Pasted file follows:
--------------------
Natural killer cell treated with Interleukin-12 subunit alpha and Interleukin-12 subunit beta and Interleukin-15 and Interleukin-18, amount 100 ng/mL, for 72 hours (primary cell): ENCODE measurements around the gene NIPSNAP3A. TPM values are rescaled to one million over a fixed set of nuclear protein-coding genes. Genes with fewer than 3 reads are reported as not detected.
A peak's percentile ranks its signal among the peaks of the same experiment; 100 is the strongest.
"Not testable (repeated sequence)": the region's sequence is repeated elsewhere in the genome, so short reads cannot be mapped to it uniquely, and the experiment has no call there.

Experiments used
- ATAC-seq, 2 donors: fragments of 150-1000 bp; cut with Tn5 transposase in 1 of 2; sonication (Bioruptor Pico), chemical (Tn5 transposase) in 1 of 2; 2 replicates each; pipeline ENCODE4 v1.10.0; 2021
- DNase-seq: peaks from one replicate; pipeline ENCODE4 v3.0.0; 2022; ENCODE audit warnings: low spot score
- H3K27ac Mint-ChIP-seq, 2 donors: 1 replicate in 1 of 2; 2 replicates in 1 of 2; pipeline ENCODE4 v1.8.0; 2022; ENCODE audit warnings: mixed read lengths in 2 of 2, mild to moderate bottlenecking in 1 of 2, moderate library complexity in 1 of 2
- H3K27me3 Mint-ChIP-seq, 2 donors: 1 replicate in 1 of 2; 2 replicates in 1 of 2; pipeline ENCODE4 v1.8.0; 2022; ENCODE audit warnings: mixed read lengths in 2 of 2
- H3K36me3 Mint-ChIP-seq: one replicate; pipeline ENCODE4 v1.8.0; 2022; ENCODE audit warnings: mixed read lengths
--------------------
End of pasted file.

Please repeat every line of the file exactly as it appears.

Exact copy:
Natural killer cell treated with Interleukin-12 subunit alpha and Interleukin-12 subunit beta and Interleukin-15 and Interleukin-18, amount 100 ng/mL, for 72 hours (primary cell): ENCODE measurements around the gene NIPSNAP3A. TPM values are rescaled to one million over a fixed set of nuclear protein-coding genes. Genes with fewer than 3 reads are reported as not detected.
A peak's percentile ranks its signal among the peaks of the same experiment; 100 is the strongest.
"Not testable (repeated sequence)": the region's sequence is repeated elsewhere in the genome, so short reads cannot be mapped to it uniquely, and the experiment has no call there.

Experiments used
- ATAC-seq, 2 donors: fragments of 150-1000 bp; cut with Tn5 transposase in 1 of 2; sonication (Bioruptor Pico), chemical (Tn5 transposase) in 1 of 2; 2 replicates each; pipeline ENCODE4 v1.10.0; 2021
- DNase-seq: peaks from one replicate; pipeline ENCODE4 v3.0.0; 2022; ENCODE audit warnings: low spot score
- H3K27ac Mint-ChIP-seq, 2 donors: 1 replicate in 1 of 2; 2 replicates in 1 of 2; pipeline ENCODE4 v1.8.0; 2022; ENCODE audit warnings: mixed read lengths in 2 of 2, mild to moderate bottlenecking in 1 of 2, moderate library complexity in 1 of 2
- H3K27me3 Mint-ChIP-seq, 2 donors: 1 replicate in 1 of 2; 2 replicates in 1 of 2; pipeline ENCODE4 v1.8.0; 2022; ENCODE audit warnings: mixed read lengths in 2 of 2
- H3K36me3 Mint-ChIP-seq: one replicate; pipeline ENCODE4 v1.8.0; 2022; ENCODE audit warnings: mixed read lengths